Search Ali's Blog

Friday, July 30, 2010

objdump parser

If you've been programming in Linux kernel, you must had the chance to debug kernel oops using objdump.
Normally, you invoke objdump with the name of the problematic driver, and then parse the output based on the information printed in the call trace of the kernel oops. Here is a nice example.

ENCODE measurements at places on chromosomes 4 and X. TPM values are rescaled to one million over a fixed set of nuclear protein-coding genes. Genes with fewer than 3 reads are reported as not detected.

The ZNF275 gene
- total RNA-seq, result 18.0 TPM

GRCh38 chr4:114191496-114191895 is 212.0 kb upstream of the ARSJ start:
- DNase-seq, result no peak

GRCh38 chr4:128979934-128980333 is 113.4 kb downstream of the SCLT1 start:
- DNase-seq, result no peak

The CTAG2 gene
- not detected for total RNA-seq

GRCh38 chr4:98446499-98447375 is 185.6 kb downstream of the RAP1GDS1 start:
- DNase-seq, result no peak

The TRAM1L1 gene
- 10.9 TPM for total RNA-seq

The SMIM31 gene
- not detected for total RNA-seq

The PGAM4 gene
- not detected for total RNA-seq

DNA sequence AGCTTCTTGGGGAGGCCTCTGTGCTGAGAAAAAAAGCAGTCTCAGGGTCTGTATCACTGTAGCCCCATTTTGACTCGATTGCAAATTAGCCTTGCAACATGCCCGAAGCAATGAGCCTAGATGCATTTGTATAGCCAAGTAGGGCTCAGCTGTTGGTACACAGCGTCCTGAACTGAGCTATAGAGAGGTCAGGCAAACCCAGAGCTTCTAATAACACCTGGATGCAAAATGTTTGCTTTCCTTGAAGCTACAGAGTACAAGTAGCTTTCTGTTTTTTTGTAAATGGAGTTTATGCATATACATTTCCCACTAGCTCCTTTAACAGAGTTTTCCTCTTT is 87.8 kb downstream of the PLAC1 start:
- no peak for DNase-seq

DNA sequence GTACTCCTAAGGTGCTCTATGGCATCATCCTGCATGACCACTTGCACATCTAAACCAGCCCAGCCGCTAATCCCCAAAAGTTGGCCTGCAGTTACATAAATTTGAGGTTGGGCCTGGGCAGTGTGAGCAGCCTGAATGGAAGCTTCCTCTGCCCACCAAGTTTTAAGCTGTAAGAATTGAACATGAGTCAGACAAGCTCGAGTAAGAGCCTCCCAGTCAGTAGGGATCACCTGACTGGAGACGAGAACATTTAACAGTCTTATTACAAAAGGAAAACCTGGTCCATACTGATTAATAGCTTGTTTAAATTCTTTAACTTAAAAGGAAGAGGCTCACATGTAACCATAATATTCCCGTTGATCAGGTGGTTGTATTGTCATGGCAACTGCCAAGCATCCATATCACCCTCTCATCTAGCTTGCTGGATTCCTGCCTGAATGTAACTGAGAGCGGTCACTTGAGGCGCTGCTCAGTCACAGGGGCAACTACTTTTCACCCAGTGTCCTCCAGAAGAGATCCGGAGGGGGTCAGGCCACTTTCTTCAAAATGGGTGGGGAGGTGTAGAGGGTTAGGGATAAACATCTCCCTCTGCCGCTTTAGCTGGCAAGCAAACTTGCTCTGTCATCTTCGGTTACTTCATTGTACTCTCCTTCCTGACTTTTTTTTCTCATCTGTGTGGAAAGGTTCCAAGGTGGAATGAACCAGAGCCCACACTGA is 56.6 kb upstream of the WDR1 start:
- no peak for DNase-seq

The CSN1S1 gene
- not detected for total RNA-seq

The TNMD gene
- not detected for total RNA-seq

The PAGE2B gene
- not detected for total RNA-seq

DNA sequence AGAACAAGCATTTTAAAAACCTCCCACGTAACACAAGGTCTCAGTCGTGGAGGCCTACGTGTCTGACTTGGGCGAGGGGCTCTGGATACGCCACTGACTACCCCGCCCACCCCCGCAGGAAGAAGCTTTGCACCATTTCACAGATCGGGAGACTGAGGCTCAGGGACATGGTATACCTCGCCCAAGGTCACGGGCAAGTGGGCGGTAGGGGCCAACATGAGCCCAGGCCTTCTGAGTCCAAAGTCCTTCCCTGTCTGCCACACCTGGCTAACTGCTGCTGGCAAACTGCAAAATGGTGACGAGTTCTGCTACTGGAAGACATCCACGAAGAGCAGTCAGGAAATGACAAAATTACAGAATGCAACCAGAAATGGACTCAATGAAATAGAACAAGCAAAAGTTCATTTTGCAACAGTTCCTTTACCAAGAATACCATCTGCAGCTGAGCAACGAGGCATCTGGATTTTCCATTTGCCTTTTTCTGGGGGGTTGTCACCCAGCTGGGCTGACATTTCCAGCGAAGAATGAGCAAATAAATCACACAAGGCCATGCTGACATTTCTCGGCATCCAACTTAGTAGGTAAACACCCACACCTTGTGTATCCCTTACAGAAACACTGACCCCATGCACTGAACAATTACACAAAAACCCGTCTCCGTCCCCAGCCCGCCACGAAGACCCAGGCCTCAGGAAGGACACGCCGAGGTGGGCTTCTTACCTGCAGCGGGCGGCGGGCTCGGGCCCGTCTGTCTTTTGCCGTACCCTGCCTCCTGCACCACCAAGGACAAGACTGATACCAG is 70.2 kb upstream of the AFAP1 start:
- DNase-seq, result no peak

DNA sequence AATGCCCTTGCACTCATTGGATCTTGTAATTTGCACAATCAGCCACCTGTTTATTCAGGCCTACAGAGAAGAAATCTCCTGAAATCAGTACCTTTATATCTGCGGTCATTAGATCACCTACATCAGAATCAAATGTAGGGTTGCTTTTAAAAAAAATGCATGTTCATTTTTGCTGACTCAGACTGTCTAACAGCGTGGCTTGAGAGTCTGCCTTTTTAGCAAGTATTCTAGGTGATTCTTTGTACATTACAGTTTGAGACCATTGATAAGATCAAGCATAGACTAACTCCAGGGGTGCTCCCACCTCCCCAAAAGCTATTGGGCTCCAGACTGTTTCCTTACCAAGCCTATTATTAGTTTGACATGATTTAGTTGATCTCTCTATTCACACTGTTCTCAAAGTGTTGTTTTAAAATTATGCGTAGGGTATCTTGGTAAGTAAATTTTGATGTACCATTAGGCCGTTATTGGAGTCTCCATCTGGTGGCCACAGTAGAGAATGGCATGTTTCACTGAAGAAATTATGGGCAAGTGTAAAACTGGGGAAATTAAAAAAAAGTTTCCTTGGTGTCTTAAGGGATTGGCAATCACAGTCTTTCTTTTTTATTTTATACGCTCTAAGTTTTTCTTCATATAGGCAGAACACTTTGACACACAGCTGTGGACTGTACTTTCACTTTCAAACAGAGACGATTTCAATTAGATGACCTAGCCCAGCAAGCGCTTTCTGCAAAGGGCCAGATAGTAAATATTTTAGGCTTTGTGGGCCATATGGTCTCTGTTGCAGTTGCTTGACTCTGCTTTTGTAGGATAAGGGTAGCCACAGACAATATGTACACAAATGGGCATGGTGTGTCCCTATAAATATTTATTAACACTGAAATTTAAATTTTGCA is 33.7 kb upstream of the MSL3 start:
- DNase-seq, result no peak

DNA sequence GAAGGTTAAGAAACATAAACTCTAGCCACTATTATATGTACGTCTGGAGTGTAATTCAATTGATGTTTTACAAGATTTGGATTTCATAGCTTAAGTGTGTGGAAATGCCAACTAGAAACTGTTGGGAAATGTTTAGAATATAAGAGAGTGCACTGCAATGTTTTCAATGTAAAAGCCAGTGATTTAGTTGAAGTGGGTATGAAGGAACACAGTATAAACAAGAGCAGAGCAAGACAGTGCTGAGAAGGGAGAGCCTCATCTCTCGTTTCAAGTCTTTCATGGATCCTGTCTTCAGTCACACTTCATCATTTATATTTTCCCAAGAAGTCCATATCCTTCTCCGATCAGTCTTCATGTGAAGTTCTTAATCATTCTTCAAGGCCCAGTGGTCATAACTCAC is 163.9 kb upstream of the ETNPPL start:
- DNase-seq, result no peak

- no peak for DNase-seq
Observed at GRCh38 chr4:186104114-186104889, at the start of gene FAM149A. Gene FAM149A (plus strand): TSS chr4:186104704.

Among many hexadecimal numbers and function names that are printed in the call trace of the kernel oops, the most important piece of information is the function name and the offset: for example:

I wrote this script that receives the function name and offset as a pointer, and prints the source file name and line number that caused the oops.

For example:
# vnic_login_create_2+0xd1 drivers/net/mlx4_vnic/mlx4_vnic.ko

vnic_login_create_2+0xd1 = 0x6e3 => drivers/net/mlx4_vnic/vnic_data_main.c:210

No comments: